Dilbert, the Abyss

dilbert

In an early Dilbert comic strip, Dilbert passes a security guard who sits at a desk doing nothing. Dilbert looks at the man and thinks “Oh, if only I had that luxury! I wonder to what depths my mind would wander?” These are the thoughts of a hopeless loser. The security guard wonders what balsa wood tastes.

Dilbert wastes himself. In the morning, when the world is full of promise, Dilbert wakes up in his bedroom, which is almost totally devoid of furnishing. There are no paintings on the wall, no posters, there is nothing. It has been years since a woman has seen it, and even then she only glanced at it from the threshold, nervously. His bed has never been touched by a woman. Delicate fingers have never traced the underside of a pillow. Dilbert doesn’t remember the sound a woman makes when she is startled, or laughing, not even instinctually or from past lives. His soul is completely barren, an empty beach with only a puddle for a lake, not even enough water to come up to your knees.

Downstairs Dogbert is wagging his tail furiously but refuses to let him pet him: does he know something? When was the last time Dilbert touched anything that was warm and didn’t click? Mombert doesn’t count. Dilbert tries not to think about what he does on weekends with his wig and web camera.

Sometimes Dilbert goes on dates with different coloured ponytails. They walk in the park mostly and have conversations, because that’s all that Dilbert is any good at. Dilbert keeps his hands in his pockets. The ponytails never touch him. If he’s lucky, later they will acknowledge him on the street or in line at the supermarket.

At work Dilbert loses whole hours, as if he has been chloroformed, or drunk. He checks BoingBoing.net and Gizmodo.com frequently. When either hasn’t been updated since the last time he checked it he scrolls up and down uselessly, as if he is pacing. Sometimes he will refresh, other times he will open a new window and check his e-mail, which he approaches as if he were scratching a lottery ticket. His leg muscles have accustomed themselves to sitting down, and they grow fat and balloon wildly when he does.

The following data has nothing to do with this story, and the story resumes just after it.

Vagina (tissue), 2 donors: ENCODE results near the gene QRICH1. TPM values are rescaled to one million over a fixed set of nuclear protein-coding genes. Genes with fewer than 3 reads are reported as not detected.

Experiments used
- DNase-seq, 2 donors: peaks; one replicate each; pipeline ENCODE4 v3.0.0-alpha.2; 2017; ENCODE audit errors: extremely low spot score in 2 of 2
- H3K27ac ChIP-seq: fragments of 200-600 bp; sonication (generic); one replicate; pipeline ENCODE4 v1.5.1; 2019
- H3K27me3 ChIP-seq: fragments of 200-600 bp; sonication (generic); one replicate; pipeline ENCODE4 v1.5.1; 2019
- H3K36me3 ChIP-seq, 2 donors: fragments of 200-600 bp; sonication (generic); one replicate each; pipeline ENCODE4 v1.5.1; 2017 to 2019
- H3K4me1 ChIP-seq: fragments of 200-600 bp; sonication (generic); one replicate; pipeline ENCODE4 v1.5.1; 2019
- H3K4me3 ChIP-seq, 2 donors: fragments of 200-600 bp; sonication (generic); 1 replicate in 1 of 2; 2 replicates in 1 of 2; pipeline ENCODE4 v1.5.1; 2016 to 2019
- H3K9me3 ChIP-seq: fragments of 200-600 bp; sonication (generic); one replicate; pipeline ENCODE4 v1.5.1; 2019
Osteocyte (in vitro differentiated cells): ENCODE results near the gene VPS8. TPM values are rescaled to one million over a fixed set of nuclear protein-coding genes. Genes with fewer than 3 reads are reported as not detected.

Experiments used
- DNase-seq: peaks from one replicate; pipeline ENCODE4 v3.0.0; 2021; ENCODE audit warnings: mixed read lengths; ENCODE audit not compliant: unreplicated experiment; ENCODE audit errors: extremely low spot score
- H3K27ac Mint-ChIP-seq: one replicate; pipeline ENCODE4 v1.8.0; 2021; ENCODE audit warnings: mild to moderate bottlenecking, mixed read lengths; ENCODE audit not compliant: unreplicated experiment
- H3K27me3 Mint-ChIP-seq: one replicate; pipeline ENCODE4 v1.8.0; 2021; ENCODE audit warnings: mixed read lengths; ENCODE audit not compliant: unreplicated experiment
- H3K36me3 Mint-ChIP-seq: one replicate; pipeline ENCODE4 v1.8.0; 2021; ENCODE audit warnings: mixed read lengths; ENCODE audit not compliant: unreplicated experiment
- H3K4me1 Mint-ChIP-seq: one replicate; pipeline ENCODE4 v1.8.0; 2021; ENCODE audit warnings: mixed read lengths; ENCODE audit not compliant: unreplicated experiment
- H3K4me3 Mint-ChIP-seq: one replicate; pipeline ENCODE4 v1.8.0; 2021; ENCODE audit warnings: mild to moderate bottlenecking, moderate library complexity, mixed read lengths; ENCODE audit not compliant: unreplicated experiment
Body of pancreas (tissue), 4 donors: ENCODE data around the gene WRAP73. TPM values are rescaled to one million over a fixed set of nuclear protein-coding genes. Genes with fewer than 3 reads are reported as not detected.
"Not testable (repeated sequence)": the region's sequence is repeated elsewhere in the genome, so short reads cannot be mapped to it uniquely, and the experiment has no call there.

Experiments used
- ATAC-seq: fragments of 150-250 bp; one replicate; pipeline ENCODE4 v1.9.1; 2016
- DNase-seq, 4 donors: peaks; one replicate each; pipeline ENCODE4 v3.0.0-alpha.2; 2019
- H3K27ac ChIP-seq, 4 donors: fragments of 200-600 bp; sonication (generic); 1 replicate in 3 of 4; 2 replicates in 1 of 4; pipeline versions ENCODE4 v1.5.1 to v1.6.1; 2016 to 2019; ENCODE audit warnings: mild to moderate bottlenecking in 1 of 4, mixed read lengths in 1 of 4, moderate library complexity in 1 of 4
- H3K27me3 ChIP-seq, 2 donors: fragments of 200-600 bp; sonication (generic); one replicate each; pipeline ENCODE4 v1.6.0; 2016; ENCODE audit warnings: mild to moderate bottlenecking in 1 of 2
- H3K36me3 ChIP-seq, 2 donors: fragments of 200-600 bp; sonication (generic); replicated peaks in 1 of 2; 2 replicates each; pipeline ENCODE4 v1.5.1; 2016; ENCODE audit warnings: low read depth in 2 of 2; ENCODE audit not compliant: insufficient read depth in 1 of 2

Lunchtime means Wally and Alice and pulling sandwiches out of plastic containers dispensed by a vending machine. Wally will discuss how he has found a new way to cheat hours out of the budget in exchange for doing nothing. Alice will tense her fists and gripe about how she is underappreciated and doesn’t remember the names of her children. Dilbert will make agreeable statements and look back at his colleagues with glasses that reflect and display nothing. They are totally white.

In his head he tells himself that he is frustrated by his “uninteresting, boring colleagues” and his “clueless, pointy-haired boss,” who over- and under-manages, who is incompetent, who doesn’t seem to understand anything. If it were not for Dilbert’s manager, who is like a pebble in a hiking boot, Dilbert would be in a coma. He lives for the snide comments he is allowed to make during their progress updates and staff meetings.

“We need to update our hardware to the SSCIOP Operating Standard.”

“But we just implemented a new hardware operating standard last month! We wasted half a year and thousands of dollars!”

“Regardless, it is absolutely essential that we update our hardware to the SSCIOP Operating Standard as soon as possible.”

“Why? So that you can justify yourself to your own, clueless, pointy-haired managers?”

“Actually, my bosses all have lush, full heads of hair.”

By the time that Dilbert goes home it is already dark out. He checks his mailbox and pulls out three plain white envelopes. They are all bills. He loosens his tie as he walks through the threshold. He collapses on the sofa and spends forty minutes staring at the ceiling. Eventually Dogbert walks in and discusses how much money he made that day being ruthless and immoral. Dilbert gets up from the couch and microwaves a burrito. He flips through last month’s issue of Popular Mechanics and eats out of a bag of chips while he waits for his burrito to finish. When he’s finished eating he turns on the television or sits on the couch reading a technical manual, or puts on a pink bathrobe and a wig stuffed with curlers and heads to the basement and pretends to be his mother.

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